A Tale of Two Exporters…

As we’ve made great strides with the Babylon.js engine over the past few months, it was long past time to give our 3ds Max and Maya glTF exporter tools the same amount of love. Until recently, we’ve always operated under the assumption that the exporters shared a significant amount of code:

This isn’t a completely wrong assumption, as we currently share implementation of the Babylon and glTF file format entities. Our exporting logic is not so fortunate, as it is implemented and maintained completely independently; a sub-optimal implementation if put lightly.

A recent rash of issues highlighted the flaws in this implementation especially well. We would address a bug reported for the Maya glTF exporter, then immediately have to port the same fix to our 3ds Max glTF exporter implementation. Something needed to change to improve code quality and maintainability. After all, why write the same code twice?

We approached refactoring the exporters with the idea that the .Babylon exporter should be customized to the software package that we are exporting from. When we export to .Babylon, we need to use the given modeling software’s API to retrieve scene data, and at that point we should also handle software specific quirks such as the coordinate system used, unit scale, representation of rotations, “standard” materials, etc.

Using our .Babylon format as an abstraction layer now frees us to share our .Babylon to glTF exporter between both projects, since they’re essentially responsible for doing the same thing:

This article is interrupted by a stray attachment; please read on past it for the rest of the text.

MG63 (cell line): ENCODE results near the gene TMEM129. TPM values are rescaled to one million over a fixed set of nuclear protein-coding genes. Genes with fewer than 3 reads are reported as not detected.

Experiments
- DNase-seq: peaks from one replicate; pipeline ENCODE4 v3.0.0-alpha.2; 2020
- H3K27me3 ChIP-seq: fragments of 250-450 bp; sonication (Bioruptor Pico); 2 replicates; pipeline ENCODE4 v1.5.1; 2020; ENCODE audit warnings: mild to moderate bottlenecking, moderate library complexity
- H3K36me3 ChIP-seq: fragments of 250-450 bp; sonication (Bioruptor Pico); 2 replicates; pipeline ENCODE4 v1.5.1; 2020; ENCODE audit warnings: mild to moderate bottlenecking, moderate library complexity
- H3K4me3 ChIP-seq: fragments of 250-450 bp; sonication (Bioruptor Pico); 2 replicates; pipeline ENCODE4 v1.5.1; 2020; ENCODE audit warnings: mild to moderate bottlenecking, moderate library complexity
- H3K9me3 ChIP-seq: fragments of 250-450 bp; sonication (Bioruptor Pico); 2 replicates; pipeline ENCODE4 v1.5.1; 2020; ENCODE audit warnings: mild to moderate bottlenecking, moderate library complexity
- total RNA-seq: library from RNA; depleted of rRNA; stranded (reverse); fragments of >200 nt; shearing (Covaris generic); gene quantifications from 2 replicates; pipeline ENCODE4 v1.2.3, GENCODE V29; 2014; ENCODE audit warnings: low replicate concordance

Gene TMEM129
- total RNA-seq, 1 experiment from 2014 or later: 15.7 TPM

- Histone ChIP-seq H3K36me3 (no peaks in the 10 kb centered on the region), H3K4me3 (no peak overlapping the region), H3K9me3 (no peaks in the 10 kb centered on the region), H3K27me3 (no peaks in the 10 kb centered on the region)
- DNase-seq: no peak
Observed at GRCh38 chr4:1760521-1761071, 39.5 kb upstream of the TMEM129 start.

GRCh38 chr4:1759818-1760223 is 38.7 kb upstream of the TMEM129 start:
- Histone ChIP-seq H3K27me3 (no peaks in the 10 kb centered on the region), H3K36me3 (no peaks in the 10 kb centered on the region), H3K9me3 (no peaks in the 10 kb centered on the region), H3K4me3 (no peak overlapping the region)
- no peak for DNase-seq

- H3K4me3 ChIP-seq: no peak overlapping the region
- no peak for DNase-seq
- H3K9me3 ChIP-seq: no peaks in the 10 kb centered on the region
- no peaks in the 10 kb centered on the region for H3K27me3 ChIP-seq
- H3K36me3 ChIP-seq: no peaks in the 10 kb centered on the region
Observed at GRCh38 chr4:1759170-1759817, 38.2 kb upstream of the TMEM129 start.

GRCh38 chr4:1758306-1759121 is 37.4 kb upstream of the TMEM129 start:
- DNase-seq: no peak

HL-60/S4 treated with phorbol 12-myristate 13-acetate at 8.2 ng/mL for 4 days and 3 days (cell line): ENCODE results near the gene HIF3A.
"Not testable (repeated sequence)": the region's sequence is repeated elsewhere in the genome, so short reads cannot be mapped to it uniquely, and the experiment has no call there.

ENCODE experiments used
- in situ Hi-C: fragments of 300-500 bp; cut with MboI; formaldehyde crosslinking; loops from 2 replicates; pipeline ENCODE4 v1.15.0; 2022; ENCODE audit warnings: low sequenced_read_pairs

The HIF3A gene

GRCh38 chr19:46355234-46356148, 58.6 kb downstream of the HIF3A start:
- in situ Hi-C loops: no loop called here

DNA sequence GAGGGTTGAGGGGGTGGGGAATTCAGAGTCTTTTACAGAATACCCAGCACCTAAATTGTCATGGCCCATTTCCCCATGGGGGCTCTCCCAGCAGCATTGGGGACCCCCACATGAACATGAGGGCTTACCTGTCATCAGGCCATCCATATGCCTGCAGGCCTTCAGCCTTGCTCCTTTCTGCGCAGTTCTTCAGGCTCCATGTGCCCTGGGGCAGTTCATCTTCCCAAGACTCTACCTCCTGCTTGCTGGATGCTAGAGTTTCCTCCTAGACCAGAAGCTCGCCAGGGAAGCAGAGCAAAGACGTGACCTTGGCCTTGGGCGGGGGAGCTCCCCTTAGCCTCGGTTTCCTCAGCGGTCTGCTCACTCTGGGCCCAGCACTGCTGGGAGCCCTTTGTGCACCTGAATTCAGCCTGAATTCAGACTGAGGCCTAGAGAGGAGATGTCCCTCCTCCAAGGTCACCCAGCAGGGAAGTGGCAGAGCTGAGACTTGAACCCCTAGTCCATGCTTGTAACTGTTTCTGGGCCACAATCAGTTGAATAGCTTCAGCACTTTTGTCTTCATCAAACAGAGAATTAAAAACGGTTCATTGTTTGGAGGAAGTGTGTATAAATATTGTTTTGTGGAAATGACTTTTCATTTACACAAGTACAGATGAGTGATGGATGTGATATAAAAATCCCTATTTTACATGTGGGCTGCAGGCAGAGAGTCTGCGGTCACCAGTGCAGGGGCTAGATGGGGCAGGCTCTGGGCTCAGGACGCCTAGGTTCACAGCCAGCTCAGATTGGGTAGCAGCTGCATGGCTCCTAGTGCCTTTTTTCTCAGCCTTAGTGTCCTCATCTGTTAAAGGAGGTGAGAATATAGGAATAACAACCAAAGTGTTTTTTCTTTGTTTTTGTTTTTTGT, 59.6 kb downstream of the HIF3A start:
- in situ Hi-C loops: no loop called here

Which, like all things, was much easier said than done. We use a monolithic BabylonExporter class to handle both the .Babylon and glTF export processes, which in turn caused the glTF exporter to contain an unhealthy amount references to internal functions of the BabylonExporter and Max API references.

To rectify this, much of the referenced reusable code was moved to shared utilities in a separate project, and references to class member variables was instead replaced with an ExportParameters structure passed to both export entry points.

The last part of this project is integrating the shared glTF exporter into the Maya exporter, and plenty of testing to ensure quality code. In the future we hope to provide consistent UI between programs as well, via a similar refactor of the UI layer.

The refactored 3ds Max exporter is available here.

Nick Barlow — Babylon.js Team

Babylon.js: Powerful, Beautiful, Simple, Open — Web-Based 3D At Its Best. https://www.babylonjs.com/

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